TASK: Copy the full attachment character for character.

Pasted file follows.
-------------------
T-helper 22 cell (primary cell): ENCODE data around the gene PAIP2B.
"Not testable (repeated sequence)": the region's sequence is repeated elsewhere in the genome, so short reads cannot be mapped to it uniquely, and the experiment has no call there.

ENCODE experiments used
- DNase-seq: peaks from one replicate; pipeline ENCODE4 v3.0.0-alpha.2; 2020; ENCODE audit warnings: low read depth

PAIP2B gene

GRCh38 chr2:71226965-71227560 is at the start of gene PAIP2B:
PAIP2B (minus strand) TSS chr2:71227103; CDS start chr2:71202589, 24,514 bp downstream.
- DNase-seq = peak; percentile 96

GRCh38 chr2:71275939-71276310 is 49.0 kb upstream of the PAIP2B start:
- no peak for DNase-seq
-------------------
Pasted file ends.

T-helper 22 cell (primary cell): ENCODE data around the gene PAIP2B.
"Not testable (repeated sequence)": the region's sequence is repeated elsewhere in the genome, so short reads cannot be mapped to it uniquely, and the experiment has no call there.

ENCODE experiments used
- DNase-seq: peaks from one replicate; pipeline ENCODE4 v3.0.0-alpha.2; 2020; ENCODE audit warnings: low read depth

PAIP2B gene

GRCh38 chr2:71226965-71227560 is at the start of gene PAIP2B:
PAIP2B (minus strand) TSS chr2:71227103; CDS start chr2:71202589, 24,514 bp downstream.
- DNase-seq = peak; percentile 96

GRCh38 chr2:71275939-71276310 is 49.0 kb upstream of the PAIP2B start:
- no peak for DNase-seq